The pro-life movement too often follows a tactic of meet, eat and retreat. We talk to ourselves and co nstr uct im pr ess ive bur eauc rac ies th at do litt le. Bu t the Coalition for Life has shown that much can be done if we will talk to the unconvinced and if we hold a s tron g mo ral lin e w ithou t c om prom is e. It is th e bes t thing yet to happen to the pro-life movement. Its success in Bucharest should set a pattern for others to follow.

A Comment on the Draft World Population Plan of Action
e  • • • •         a r ,  . . . r  a w r g r e e . r . . . . . . . "
' . . .

. . .  .  •      •  •  • •

The Secretary-General of the United Nations, in accordance with Economic and Social Council resolutio n 167 2 (L W, has s ubm itte d the Draft World Population Plan of Action for the consideration of the World Pop ulation Conference. T his Plan of Action requires analysis from several aspects beyond the scope of this paper. It is rather the aim of this paper to o ffer so me pre liminary comments which may assist in evaluating the impact of the Plan on the integrity of the family, the rights to life and privacy and the relation between law and morality.

It is not the purpose of this paper to challenge the assumption that the world is now, or foreseeably will be, suffering from an excess of population. There are, in some parts of the world, serious problems of malnutrition, overcrowding and underdevelopment. Justice requires a maximum effort by the nations concer ne d and the wo rld co mm unity to relieve these problems. But it is simplistic to attribute these and other social ills to excess of pop ulation. (See, for example, Colin Clark, Starvation or Plenty? (N.Y., 1970); Colin Clark, Population (Houston,


Texas, 1974)] The advocates of population control have frequently exaggerated the issue in three respects, as to the number of people there are or foreseeably will be in the world. as to our ability to feed them and as to our ability to solve pollution and other problems which are often superficially ascribed to an excess of population. This paper, however, is concerned not with debating whether or to what extent a population problem exists, but rather with analyzing the remedies advanced in the Plan of Action for the supposed crisis.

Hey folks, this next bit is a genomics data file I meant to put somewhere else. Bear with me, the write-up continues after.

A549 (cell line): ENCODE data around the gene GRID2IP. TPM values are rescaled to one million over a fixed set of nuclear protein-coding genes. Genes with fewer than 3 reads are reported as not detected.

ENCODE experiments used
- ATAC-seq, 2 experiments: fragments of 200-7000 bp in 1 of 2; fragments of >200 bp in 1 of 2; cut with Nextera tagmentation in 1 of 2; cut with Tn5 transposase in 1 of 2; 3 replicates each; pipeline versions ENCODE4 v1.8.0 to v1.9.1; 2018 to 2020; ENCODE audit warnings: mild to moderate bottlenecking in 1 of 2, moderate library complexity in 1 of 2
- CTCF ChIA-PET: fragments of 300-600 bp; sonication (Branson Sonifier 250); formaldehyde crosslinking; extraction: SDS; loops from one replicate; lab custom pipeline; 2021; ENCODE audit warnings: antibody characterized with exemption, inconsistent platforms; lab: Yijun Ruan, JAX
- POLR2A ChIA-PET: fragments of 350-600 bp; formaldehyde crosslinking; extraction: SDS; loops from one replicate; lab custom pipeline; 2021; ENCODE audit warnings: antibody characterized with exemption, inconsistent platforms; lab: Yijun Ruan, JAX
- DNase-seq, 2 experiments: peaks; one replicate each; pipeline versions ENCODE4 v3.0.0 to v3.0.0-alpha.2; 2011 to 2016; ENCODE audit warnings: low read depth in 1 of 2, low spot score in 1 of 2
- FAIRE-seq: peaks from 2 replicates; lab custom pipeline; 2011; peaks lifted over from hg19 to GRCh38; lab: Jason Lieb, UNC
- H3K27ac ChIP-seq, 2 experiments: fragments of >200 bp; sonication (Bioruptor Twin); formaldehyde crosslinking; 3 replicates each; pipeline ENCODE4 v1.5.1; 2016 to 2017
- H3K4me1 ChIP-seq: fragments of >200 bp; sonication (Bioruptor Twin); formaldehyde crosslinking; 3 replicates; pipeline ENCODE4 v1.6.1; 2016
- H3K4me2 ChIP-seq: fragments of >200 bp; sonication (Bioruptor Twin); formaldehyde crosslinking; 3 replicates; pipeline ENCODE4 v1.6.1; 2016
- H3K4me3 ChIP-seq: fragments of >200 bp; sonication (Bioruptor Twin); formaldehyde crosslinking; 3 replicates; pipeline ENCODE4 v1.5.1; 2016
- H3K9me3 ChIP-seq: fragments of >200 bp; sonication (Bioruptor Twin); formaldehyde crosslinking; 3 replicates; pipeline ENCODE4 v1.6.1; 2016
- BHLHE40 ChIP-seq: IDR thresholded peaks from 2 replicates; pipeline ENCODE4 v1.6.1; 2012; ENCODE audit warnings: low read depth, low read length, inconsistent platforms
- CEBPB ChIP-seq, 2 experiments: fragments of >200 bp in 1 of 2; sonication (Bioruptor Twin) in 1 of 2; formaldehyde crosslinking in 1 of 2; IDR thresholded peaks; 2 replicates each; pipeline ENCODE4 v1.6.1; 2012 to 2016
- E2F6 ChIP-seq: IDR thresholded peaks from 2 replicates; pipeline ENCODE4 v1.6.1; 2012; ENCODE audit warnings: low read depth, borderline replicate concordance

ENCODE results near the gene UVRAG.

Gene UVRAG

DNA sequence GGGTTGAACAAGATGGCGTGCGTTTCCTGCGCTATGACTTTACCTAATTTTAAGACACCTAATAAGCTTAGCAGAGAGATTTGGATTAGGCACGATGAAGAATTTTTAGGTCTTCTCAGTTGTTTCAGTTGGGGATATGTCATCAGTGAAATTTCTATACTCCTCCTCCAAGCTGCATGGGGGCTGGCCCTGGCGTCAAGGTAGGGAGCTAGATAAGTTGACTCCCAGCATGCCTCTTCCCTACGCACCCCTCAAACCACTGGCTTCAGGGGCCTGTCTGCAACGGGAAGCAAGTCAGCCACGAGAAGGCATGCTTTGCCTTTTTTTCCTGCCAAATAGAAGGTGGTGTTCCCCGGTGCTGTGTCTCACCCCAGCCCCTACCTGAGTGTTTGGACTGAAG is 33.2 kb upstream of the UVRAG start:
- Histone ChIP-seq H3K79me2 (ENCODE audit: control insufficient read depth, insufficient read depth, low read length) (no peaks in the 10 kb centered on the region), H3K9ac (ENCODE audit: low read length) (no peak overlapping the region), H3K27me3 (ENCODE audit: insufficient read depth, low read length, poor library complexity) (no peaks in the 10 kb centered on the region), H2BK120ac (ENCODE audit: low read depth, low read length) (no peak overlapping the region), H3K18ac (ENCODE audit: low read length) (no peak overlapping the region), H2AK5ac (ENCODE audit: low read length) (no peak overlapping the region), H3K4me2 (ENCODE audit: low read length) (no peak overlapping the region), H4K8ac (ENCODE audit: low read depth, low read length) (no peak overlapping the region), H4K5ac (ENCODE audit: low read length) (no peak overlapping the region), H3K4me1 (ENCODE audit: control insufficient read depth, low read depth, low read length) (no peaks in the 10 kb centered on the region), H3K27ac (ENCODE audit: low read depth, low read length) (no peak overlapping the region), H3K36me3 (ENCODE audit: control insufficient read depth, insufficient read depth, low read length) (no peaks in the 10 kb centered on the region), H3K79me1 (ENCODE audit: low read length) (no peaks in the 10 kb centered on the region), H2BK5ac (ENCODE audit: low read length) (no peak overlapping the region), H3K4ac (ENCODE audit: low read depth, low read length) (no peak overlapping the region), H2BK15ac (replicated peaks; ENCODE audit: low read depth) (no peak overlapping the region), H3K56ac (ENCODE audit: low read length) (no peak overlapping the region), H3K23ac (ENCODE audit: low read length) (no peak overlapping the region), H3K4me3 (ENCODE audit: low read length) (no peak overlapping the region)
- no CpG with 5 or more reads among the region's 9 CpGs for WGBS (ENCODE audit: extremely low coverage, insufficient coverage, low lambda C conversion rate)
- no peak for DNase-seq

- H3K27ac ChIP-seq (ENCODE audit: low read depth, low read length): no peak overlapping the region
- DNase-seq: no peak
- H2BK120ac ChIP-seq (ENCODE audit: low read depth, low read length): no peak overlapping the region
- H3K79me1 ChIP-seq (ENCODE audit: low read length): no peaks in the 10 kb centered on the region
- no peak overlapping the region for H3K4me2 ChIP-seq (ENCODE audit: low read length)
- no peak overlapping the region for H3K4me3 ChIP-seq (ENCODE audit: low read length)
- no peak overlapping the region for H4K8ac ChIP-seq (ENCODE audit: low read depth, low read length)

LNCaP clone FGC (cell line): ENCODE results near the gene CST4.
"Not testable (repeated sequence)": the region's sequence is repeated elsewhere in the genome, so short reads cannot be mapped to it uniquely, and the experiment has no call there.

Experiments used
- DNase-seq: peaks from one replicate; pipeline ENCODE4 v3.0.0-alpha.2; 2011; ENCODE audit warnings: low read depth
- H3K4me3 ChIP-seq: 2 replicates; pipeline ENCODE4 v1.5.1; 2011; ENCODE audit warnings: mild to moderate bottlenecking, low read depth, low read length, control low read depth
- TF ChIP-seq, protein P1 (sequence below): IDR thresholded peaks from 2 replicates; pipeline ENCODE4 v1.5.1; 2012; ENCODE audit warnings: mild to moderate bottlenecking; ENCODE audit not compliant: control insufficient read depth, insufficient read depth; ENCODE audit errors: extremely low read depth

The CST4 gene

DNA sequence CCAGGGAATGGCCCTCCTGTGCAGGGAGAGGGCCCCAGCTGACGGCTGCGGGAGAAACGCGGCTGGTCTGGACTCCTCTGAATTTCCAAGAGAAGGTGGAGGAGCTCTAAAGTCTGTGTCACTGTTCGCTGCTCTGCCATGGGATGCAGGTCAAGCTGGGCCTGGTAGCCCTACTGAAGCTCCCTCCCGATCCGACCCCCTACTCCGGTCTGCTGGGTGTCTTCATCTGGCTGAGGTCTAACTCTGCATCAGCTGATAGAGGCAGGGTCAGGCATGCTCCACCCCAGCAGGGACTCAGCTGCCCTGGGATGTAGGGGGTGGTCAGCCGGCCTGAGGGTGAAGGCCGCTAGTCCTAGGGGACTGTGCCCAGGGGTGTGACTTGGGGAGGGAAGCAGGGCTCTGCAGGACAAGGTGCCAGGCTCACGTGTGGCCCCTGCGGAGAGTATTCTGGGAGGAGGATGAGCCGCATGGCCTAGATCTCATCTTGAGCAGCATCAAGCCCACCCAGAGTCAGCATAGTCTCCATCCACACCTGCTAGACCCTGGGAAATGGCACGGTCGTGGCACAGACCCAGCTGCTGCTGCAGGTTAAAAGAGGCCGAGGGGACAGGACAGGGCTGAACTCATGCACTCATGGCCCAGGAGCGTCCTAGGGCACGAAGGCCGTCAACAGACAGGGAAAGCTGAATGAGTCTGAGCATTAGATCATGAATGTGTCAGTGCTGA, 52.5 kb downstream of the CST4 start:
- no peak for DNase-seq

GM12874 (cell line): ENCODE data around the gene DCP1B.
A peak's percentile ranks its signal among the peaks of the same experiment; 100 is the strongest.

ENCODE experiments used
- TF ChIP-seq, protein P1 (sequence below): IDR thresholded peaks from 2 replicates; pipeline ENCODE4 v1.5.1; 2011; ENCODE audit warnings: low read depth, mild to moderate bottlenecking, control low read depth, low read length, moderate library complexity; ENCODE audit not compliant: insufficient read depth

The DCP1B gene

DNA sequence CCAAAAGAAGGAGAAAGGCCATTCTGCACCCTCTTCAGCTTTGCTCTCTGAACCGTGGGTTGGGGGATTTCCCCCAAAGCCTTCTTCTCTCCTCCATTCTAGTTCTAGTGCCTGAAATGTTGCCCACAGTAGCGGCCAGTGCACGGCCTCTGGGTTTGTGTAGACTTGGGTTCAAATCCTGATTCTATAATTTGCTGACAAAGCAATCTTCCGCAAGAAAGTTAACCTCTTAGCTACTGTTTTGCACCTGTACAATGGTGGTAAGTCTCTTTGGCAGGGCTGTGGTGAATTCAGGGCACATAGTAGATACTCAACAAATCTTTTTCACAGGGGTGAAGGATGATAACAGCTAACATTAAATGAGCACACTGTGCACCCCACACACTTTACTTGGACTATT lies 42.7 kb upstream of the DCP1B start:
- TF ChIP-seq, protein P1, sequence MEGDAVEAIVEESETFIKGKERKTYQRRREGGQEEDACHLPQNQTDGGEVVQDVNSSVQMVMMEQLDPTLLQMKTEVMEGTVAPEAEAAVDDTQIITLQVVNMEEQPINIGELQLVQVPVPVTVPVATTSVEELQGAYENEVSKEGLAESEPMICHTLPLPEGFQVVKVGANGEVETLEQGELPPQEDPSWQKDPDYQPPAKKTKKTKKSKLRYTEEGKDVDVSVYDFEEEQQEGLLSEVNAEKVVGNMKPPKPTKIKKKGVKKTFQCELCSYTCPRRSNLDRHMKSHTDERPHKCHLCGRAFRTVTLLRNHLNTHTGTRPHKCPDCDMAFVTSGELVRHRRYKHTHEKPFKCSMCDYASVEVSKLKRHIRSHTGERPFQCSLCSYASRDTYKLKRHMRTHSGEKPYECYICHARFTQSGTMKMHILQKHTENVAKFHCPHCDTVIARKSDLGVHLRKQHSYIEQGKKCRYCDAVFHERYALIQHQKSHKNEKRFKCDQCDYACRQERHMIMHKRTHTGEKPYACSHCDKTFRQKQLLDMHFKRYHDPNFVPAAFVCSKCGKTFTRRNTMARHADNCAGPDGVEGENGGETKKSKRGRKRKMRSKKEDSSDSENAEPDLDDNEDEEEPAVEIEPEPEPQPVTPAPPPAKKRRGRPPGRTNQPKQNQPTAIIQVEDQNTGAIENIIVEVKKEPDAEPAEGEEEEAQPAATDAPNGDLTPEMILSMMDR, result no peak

Criteria for Evaluation of the Plan of Action
The Plan can be usefully evaluated with reference to two criteria. First, no proposal for governm ent action in demographic matters should infringe on the right of spouses to make their own decisions, without governmental interference, as to the size of their families. Second, no government should promote methods of family limitation which violate the natural moral law. The expression of these criteria does not imply that government is without power to deal with population matters. To the extent that civic problems are created by an excess or scarcity of population in a particular area, it is clear that public authorities have the moral right to intervene, within their jurisdiction, to promote the availability of appropriate information and to adopt other suitable measures to deal with the Jemographi c si tuation, provi ded that such governmental action be in conformity with the natural moral law and not involve an infringement on the inalienable freedom of married couples to determ ine the size of their families. Here, as elsewhere, government power is not unlimited. Moreover, bec a u se o f t h e de lic a cy a nd f undamental character of the personal rights involved, the highest possible vigilance should be maintained here against the actual or potential abuse of power.